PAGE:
In 1970, a portrait of Andy Warhol brought Stephen Shore to the Netherlands when the photograph was chosen for a group show at The Hague's Municipal Museum. Today, Shore’s name is hugely influential in the contemporary history of photography and he has now returned to the country with a retrospective show of his more than four decades of work at Huis Marseille in Amsterdam.
More than 200 photographs from 1960 to today are on display; visitors can admire the versatility of his works in the 12 exhibition rooms inside the museum’s two canal houses. As a pioneer in colour photography, the American master found fame in the 1970s with his contributions to the avant-garde and there have been many interesting turns along the way.
Shore is renowned for his technical brilliance. His career began with a 35mm Rollei and the exhibition includes a photograph taken when he was 13. From time to time he would also use a novelty Mick-o-Matic camera (shaped like Mickey Mouse’s head), which he used for Greetings from Amarillo, "Tall in Texas" in 1971. For the series Uncommon Places (1973–81) and Landscapes (1984–88), he moved to a large-format film camera, trying to get away from the fast, flashing snapshots in order to think instead about composition and layout.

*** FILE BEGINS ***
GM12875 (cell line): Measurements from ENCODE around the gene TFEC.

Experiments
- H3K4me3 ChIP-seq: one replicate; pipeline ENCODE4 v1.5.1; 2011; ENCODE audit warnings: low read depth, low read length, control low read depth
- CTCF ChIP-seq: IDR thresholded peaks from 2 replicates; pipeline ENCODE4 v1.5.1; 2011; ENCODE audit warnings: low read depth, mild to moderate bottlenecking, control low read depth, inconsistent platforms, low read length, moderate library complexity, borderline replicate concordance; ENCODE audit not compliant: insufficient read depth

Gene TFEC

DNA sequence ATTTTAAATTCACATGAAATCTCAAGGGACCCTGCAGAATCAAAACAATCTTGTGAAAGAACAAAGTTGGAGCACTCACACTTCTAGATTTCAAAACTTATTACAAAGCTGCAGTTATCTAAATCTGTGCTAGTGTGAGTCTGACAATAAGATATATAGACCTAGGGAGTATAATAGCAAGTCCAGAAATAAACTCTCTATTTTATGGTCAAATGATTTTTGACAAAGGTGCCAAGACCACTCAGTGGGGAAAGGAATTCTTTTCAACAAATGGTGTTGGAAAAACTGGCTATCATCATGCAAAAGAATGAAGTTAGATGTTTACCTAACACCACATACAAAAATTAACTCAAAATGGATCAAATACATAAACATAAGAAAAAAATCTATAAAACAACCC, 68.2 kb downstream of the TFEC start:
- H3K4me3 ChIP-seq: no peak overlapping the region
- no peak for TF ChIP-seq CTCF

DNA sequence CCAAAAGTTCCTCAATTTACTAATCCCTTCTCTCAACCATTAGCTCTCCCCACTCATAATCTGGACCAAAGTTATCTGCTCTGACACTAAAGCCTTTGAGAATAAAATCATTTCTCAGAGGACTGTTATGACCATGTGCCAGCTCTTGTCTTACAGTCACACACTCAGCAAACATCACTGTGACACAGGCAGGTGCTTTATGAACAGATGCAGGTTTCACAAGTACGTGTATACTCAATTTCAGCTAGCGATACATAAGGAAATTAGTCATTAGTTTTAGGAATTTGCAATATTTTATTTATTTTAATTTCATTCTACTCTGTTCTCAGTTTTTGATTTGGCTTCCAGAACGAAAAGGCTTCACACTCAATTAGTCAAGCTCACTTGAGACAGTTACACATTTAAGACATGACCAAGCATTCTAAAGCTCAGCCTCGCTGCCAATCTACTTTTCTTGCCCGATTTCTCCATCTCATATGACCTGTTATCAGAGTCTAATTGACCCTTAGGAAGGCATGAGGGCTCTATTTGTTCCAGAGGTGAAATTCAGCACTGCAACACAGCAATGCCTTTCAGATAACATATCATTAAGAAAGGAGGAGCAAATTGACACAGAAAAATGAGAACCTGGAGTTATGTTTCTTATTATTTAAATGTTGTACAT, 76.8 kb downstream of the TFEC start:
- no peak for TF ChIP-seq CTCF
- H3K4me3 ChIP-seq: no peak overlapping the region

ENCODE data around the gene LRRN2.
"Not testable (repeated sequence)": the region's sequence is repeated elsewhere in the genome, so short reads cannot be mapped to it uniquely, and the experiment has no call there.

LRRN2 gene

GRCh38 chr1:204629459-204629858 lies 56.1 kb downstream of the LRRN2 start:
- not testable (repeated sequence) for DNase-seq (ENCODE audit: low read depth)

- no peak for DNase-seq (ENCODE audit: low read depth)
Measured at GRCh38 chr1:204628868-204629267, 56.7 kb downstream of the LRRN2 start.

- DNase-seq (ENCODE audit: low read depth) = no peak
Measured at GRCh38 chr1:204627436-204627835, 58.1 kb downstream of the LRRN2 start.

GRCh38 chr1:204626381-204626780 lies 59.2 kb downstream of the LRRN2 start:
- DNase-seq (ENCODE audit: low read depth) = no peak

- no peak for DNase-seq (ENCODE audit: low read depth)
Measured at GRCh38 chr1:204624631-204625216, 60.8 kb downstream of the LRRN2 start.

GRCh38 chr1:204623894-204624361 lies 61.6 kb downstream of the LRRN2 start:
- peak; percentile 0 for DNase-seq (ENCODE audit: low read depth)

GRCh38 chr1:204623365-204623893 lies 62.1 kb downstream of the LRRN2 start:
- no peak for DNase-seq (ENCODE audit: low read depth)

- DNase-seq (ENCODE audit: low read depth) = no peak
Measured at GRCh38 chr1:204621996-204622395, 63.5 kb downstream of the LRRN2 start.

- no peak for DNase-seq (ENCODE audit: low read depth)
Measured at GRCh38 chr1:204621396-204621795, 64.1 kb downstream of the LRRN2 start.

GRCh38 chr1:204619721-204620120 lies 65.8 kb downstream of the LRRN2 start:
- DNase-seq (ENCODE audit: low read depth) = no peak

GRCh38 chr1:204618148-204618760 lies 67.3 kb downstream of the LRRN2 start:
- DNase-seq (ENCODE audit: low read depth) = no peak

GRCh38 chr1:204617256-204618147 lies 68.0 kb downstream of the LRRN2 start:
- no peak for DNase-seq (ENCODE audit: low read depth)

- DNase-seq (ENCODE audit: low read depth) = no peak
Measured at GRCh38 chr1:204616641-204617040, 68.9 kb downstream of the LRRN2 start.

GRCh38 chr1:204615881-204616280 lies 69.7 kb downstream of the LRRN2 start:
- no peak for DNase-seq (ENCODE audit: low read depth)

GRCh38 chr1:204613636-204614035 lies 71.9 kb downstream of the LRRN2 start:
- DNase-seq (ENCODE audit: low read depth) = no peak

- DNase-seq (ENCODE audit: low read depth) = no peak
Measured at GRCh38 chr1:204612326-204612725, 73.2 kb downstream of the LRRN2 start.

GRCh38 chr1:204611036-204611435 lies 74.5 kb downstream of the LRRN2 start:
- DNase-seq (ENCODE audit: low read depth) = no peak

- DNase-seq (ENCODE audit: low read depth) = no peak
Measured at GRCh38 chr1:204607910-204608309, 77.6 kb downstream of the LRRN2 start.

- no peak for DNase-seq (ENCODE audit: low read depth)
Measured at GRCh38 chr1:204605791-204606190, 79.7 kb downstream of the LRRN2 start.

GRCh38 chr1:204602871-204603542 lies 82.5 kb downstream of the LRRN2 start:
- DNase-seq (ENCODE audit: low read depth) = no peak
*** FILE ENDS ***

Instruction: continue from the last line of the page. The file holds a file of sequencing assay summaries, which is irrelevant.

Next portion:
It wasn’t a surprise that the never conventional Shore left colour photography in the early 1990s, as it had by now become the norm, and reverted to black and white only during the decade ahead. The result is two interesting series of work, Essex County (1992–95) and Archaeology (1994) – detailed monochrome documentations of tree barks, stones and archaeological digs. In 2000, he started another colourless series, New York City (2000–02), in which he explored the city using a hybrid of 4x5 and 8x10 film cameras, taking a series of huge photographs in the style of American street photographer, Garry Winogrand, which later became a classic of his own.
Shore has always been interested in subjects that are not seen as obviously photogenic. In the 1970s, he snapped everyday subjects that he came across in his cross-country road trips: motel interiors, pancake breakfasts, car parks and traffic intersections. At that time many of them could be interpreted as mundane, but in the modern age of Instagram, such subjects have become the daily ritual for many amateurs – which makes it interesting to see Shore’s American Surfaces (1972–73) series alongside a live projection of his Instagram account on the museum wall. The instant images transcend the distinct style and consistency in his oeuvre, and show the photographer's spirit in constantly reinventing himself.